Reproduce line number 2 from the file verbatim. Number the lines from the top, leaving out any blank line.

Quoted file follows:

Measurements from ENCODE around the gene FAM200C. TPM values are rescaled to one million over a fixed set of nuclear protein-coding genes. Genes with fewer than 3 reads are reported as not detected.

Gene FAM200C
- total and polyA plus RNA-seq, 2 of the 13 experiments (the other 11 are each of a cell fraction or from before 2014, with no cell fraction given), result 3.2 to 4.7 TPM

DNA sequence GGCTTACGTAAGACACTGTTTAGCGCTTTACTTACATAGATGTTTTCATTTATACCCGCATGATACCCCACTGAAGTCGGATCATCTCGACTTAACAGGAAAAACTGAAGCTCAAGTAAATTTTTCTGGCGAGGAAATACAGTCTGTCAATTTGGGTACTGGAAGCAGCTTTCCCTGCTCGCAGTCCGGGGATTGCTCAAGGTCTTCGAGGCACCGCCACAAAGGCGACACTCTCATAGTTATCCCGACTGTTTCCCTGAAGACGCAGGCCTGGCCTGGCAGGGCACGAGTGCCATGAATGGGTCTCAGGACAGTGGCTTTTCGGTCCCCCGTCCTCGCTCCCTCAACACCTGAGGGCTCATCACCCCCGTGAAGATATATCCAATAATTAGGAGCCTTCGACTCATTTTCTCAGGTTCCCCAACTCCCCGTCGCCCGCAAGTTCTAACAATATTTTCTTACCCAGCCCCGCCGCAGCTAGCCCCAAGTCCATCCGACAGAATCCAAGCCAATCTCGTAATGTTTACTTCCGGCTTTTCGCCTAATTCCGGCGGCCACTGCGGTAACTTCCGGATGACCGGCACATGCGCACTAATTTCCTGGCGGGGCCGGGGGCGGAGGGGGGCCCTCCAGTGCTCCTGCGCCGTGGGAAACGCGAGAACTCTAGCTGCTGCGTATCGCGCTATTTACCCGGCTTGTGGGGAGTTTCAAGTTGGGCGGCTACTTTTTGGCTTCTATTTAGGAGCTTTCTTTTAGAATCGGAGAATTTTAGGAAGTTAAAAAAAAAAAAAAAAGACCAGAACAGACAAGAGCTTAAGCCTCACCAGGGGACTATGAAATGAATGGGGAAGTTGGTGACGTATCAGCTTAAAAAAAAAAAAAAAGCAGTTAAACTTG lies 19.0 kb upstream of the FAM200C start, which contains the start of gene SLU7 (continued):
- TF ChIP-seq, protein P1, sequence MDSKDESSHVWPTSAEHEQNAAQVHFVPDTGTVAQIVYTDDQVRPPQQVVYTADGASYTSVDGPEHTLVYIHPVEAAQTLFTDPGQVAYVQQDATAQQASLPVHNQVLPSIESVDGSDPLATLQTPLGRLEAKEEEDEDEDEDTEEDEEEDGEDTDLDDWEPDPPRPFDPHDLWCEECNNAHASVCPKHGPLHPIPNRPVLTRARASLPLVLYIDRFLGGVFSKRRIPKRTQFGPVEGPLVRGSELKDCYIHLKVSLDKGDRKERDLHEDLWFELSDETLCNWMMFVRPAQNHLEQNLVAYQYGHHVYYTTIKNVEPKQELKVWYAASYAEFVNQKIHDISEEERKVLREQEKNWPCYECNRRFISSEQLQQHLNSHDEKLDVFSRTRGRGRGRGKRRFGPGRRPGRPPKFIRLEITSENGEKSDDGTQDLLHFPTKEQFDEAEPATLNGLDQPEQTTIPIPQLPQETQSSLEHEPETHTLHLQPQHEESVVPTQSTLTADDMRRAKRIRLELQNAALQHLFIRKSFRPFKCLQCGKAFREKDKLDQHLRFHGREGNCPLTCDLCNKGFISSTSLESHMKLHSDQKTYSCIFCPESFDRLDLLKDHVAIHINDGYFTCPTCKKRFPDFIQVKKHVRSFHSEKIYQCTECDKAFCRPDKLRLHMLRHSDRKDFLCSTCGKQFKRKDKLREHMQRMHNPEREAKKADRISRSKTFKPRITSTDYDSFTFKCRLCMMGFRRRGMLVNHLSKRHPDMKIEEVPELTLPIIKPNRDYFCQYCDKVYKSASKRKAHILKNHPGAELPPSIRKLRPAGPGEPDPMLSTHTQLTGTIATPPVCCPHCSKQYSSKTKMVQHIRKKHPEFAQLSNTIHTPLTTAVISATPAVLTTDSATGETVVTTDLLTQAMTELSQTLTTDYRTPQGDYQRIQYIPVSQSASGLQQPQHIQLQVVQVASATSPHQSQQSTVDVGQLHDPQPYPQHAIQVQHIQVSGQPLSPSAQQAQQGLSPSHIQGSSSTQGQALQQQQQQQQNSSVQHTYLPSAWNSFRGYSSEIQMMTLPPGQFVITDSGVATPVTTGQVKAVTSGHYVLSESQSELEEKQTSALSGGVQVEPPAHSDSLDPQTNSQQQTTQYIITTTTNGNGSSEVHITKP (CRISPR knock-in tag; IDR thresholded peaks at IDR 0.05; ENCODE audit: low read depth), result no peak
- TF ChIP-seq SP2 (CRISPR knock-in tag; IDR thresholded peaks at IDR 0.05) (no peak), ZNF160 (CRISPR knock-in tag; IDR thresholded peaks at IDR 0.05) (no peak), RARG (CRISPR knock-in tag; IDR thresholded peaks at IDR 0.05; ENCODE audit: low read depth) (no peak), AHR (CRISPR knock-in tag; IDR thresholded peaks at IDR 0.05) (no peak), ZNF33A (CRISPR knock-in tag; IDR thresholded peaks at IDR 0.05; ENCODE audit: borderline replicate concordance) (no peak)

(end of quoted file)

Gene FAM200C